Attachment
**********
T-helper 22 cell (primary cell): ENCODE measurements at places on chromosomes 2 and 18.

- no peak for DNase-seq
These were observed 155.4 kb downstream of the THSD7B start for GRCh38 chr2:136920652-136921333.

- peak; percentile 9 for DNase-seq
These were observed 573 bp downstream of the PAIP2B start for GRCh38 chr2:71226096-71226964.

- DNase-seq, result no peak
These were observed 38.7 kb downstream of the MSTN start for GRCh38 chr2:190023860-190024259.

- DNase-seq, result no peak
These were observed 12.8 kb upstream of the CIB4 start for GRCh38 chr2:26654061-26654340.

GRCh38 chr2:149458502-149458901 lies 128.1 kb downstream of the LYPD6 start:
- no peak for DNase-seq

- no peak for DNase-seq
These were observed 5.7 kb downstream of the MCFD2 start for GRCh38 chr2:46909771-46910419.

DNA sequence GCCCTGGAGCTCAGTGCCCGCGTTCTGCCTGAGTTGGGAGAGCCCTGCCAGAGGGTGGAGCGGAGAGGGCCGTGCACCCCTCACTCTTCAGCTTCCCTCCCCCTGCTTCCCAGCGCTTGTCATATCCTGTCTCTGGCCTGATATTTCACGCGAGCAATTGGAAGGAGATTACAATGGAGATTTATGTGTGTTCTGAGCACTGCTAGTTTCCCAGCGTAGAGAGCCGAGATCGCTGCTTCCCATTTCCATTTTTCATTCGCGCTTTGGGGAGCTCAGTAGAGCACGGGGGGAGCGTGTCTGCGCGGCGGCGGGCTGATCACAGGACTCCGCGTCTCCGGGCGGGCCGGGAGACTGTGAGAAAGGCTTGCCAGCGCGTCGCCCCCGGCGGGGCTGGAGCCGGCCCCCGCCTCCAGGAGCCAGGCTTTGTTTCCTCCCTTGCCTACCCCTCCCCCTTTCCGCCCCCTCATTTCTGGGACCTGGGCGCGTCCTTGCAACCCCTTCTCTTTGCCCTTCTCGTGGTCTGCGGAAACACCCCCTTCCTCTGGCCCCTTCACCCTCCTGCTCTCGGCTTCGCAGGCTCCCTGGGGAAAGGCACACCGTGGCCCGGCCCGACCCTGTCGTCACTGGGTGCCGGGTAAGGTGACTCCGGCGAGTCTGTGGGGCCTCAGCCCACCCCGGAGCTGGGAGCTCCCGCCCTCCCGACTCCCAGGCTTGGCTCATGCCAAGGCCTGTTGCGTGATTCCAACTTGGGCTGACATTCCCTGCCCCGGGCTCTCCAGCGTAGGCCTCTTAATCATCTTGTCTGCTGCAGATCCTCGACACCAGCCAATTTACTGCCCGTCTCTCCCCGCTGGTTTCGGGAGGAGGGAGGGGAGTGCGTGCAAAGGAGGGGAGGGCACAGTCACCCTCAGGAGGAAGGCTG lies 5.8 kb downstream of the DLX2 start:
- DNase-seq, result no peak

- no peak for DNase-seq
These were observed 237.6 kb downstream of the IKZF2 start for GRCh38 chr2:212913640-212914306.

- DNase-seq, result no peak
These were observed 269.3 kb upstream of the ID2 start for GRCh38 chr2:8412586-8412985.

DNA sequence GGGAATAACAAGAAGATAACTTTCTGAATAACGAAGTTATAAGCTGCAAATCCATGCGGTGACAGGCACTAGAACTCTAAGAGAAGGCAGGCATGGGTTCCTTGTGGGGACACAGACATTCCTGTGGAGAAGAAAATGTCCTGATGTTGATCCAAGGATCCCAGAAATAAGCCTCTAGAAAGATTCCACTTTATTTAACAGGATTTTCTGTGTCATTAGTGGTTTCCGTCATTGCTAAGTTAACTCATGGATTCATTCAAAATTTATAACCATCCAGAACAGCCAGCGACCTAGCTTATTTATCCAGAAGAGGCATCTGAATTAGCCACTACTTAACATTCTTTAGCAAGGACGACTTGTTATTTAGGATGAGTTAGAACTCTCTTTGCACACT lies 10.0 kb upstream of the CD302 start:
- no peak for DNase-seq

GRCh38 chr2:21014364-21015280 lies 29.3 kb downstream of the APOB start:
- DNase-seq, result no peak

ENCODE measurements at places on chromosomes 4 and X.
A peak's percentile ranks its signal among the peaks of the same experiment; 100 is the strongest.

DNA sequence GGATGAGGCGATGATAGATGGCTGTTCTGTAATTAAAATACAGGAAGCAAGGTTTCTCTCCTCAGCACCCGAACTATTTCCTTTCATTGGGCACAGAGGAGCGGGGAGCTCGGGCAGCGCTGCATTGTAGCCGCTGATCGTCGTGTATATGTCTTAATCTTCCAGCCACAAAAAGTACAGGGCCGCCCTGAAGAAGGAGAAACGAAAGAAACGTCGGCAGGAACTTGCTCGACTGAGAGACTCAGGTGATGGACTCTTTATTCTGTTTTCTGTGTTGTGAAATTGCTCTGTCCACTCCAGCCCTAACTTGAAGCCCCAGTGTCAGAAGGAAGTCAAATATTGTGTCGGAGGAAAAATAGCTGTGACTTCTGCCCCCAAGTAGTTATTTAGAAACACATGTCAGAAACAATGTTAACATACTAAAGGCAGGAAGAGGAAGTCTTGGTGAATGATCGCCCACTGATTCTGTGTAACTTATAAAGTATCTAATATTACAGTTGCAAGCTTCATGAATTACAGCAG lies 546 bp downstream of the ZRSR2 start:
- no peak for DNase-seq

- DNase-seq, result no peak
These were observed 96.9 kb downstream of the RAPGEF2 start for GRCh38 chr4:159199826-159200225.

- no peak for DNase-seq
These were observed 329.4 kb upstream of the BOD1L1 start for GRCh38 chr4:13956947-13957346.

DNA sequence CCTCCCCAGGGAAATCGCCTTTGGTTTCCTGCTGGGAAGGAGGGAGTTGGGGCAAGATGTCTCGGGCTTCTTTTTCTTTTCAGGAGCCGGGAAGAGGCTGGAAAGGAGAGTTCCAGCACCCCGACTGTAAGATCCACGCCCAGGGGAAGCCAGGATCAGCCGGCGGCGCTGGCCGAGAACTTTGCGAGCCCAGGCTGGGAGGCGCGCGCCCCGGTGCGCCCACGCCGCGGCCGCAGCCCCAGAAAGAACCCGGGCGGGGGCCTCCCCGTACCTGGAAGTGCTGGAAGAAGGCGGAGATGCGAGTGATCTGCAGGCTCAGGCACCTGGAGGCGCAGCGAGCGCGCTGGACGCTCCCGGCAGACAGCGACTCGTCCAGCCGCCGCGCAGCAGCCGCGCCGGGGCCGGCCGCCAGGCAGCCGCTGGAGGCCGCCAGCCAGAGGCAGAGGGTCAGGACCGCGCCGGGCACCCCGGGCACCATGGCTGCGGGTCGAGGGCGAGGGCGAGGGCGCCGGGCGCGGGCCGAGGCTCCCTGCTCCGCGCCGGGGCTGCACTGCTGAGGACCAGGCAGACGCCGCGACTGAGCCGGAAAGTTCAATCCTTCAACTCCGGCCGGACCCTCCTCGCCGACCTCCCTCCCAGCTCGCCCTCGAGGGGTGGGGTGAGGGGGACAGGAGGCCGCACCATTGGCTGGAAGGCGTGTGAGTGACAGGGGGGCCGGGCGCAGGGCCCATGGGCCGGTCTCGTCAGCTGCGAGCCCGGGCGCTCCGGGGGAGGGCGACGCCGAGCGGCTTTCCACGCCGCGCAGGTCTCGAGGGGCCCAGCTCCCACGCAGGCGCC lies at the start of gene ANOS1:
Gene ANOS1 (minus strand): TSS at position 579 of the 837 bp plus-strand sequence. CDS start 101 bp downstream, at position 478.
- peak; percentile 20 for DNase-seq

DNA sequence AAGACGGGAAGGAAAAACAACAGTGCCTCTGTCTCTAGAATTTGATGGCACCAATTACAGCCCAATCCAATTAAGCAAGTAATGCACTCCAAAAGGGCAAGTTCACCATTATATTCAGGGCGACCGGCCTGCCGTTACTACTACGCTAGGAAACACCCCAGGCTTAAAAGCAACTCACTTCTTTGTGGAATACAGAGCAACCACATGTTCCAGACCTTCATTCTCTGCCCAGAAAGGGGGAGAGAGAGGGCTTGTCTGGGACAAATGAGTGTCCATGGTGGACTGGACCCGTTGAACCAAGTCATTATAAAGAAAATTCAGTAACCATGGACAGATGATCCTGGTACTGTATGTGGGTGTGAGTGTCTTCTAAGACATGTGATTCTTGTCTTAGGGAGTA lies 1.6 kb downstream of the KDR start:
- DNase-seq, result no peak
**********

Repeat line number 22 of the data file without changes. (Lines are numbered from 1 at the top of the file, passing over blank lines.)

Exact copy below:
GRCh38 chr2:21014364-21015280 lies 29.3 kb downstream of the APOB start: